At Vespers on Saturday the proper antiphons from Lauds were sung, Ecce in nubibus caeli etc, with the psalms of Saturday. Commemorations were sung of St. Sabbas and St. Peter Chrysologus. At Compline the Dominical preces were omitted because of the occurring double feast.
At Mattins in the first nocturn the lessons are a continuation of Isaiah and today contain the beautiful symbolism of the Rod of Jesse. In the second nocturn this theme is continued as the lessons are taken from St. Jerome's Expositon on Isaias the Prophet. Like so much of the Advent liturgy these readings are exquisite:
Therefore upon this flower, which shall suddenly come forth from the stock and root of Jesse through the Virgin Mary, the Spirit of the LORD shall rest: for truly in him all the fulness of the Godhead was pleased to dwell corporeally: the spirit was not poured out upon him by measure, as it was upon the other Saints: but as we read in the Hebrew Gospel used by the Zazarenes: The whole fountain of the Holy Ghost shall be poured forth upon him. For the LORD is a Spirit; and where the Spirit of the LORD is, there is liberty.
(Lesson VI, Stanbrooke Abbey translation.) In the third nocturn the homily is from St. Gregory.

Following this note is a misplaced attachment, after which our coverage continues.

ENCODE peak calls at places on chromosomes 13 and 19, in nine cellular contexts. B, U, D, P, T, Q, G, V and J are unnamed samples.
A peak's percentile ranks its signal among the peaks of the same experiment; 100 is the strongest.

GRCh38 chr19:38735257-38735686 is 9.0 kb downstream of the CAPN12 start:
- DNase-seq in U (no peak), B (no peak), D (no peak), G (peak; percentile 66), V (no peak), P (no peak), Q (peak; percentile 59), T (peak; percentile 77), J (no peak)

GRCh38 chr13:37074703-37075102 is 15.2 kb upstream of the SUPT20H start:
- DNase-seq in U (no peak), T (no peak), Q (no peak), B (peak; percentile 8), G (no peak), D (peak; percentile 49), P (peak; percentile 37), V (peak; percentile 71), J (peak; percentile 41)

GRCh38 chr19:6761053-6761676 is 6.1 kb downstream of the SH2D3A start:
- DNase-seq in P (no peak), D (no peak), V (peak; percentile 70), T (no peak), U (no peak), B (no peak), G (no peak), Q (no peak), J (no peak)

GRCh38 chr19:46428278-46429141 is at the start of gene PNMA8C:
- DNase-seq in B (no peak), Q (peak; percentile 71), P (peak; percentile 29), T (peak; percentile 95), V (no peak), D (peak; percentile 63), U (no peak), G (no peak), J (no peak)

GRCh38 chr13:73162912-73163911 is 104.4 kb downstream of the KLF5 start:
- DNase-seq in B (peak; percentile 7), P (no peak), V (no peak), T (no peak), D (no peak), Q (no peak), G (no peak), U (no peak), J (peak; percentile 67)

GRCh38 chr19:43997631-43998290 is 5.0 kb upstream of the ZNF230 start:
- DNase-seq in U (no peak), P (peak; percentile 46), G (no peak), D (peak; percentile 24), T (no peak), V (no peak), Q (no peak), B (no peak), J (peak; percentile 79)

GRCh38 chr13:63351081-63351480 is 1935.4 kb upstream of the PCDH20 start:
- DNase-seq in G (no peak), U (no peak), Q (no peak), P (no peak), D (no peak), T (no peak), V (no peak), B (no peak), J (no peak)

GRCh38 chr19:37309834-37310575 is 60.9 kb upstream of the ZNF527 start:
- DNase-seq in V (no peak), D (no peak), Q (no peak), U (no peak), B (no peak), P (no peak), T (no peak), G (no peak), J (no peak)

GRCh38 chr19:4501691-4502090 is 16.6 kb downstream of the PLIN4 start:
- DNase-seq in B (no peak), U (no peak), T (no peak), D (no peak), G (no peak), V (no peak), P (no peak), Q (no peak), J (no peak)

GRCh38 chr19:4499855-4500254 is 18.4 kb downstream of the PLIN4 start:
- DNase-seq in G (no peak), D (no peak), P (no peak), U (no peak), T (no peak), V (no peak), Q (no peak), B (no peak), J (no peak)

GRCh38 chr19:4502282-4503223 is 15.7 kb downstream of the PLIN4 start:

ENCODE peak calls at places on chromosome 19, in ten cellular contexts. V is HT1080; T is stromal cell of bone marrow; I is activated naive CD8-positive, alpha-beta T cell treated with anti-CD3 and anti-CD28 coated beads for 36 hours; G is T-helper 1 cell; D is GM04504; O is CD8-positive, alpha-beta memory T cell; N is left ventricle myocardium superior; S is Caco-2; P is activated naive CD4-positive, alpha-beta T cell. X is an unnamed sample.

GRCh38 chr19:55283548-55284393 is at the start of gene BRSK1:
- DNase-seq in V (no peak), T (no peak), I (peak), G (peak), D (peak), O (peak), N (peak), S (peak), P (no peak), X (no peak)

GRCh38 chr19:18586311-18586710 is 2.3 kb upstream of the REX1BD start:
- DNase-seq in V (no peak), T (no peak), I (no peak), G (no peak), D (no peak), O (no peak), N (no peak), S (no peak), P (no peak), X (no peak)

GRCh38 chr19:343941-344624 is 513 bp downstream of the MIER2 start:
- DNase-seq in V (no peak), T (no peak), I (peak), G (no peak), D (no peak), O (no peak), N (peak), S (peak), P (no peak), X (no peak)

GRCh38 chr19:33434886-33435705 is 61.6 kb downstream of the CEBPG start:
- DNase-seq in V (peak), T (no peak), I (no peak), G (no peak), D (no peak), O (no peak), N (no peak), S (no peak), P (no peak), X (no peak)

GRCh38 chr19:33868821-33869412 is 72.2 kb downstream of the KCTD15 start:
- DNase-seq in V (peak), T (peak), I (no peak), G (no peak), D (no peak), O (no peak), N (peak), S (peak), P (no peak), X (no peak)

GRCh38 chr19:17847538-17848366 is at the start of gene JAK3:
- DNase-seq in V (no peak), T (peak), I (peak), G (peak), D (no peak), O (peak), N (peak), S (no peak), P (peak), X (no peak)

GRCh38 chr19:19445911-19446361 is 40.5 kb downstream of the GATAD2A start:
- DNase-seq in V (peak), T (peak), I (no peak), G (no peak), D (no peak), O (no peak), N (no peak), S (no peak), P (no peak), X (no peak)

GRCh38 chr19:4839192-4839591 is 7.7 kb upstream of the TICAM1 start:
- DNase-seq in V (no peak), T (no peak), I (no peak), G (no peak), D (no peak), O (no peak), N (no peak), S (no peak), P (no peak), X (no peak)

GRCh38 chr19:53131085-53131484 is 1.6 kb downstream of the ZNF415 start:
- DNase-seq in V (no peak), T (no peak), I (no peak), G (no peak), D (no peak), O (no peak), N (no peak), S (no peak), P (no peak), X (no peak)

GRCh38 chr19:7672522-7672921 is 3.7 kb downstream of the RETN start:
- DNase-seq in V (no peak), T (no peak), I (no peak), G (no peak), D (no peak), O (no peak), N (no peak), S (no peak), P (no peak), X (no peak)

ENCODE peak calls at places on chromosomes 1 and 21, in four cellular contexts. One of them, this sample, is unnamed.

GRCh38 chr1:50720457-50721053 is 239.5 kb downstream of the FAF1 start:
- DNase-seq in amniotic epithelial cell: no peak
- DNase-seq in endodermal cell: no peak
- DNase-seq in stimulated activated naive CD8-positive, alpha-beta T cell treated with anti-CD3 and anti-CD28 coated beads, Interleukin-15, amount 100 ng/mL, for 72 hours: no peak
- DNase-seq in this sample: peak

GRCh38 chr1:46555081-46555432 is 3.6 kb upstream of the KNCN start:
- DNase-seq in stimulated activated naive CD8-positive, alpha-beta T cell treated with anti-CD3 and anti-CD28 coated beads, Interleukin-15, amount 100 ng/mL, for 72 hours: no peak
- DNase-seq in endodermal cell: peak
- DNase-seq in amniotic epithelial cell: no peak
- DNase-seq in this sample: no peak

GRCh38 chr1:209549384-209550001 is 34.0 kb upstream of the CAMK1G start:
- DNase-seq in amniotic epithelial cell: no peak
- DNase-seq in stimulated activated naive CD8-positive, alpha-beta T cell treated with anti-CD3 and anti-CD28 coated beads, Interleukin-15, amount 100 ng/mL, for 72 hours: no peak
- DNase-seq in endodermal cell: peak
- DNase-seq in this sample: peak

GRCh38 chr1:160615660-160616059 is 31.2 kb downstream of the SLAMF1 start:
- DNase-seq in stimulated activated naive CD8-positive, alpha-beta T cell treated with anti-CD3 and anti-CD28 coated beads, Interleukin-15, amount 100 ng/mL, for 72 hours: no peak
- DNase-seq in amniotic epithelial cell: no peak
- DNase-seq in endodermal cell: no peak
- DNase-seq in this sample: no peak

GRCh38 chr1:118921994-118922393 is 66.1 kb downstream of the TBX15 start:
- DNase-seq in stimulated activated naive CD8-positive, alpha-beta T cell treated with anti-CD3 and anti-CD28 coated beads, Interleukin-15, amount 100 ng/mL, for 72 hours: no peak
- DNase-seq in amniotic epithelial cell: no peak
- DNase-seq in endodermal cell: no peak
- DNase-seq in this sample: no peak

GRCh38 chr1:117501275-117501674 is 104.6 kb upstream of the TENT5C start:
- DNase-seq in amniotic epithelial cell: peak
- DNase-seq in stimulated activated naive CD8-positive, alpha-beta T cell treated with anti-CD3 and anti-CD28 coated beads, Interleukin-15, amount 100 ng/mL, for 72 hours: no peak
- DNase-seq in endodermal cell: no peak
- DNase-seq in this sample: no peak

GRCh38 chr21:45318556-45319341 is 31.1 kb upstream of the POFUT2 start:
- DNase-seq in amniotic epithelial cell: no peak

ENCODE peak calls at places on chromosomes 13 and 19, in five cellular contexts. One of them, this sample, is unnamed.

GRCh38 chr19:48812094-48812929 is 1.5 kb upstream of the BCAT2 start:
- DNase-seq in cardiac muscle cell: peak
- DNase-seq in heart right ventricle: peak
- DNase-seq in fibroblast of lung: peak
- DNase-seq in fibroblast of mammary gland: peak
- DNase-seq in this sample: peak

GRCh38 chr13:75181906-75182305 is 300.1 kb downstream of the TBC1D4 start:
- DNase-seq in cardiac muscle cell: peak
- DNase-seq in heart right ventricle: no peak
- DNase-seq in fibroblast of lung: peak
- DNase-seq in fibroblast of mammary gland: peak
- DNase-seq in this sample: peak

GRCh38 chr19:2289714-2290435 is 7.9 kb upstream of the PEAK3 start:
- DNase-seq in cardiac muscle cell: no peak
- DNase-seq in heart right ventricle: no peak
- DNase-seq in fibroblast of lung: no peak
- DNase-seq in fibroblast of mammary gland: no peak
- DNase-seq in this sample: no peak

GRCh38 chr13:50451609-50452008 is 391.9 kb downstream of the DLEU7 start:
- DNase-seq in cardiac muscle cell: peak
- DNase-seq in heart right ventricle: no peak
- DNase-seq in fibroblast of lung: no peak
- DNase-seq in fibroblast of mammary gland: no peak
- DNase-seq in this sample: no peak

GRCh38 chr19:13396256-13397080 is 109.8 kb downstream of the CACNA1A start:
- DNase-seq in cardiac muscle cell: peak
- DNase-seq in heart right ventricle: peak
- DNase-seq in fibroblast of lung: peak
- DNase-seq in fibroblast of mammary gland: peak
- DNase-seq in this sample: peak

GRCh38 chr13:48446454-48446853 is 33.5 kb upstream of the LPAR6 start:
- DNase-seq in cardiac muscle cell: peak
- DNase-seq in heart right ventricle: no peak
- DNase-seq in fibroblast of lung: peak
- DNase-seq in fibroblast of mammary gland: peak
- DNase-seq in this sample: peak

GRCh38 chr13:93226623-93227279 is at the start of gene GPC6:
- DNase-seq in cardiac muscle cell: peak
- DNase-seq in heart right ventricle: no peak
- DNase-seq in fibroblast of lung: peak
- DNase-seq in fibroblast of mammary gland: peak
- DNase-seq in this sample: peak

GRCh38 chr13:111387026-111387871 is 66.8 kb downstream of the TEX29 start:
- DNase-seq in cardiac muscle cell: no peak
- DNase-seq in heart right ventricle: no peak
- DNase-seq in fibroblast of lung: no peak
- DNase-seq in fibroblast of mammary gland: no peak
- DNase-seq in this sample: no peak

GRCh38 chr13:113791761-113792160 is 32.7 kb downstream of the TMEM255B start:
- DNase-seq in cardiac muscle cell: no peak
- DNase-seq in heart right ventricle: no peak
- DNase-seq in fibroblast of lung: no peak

At Lauds the antiphons are proper, Ecce in nubibus caeli etc as were sung at Vespers. A commemoration is sung of St. Sabbas. At Prime the Dominical preces are sung.
Mass is sung after Terce, the deacon and subdeacon wear folded chasubles. The Gloria is not sung in the seasonal liturgy of Advent. The second collect is of St. Sabbas, the third collect of the BVM in Advent, Deus, qui de beate. The Creed is sung and the preface that of the Trinity. Benedicamus Domino is sung as the dismissal.
At Vespers the antiphons from Lauds are, again, used. A commemoration is sung of tomorrow's feast of St. Nicholas.
In the 'liturgical books of 1962' there are no commemorations at either Vespers, Lauds or Mass. Mattins is cut down to one nocturn of three lessons. At Mass the ministers wear dalmatic and tunicle and the dismissal is Ite, missa est.
Art: Jerome Nadal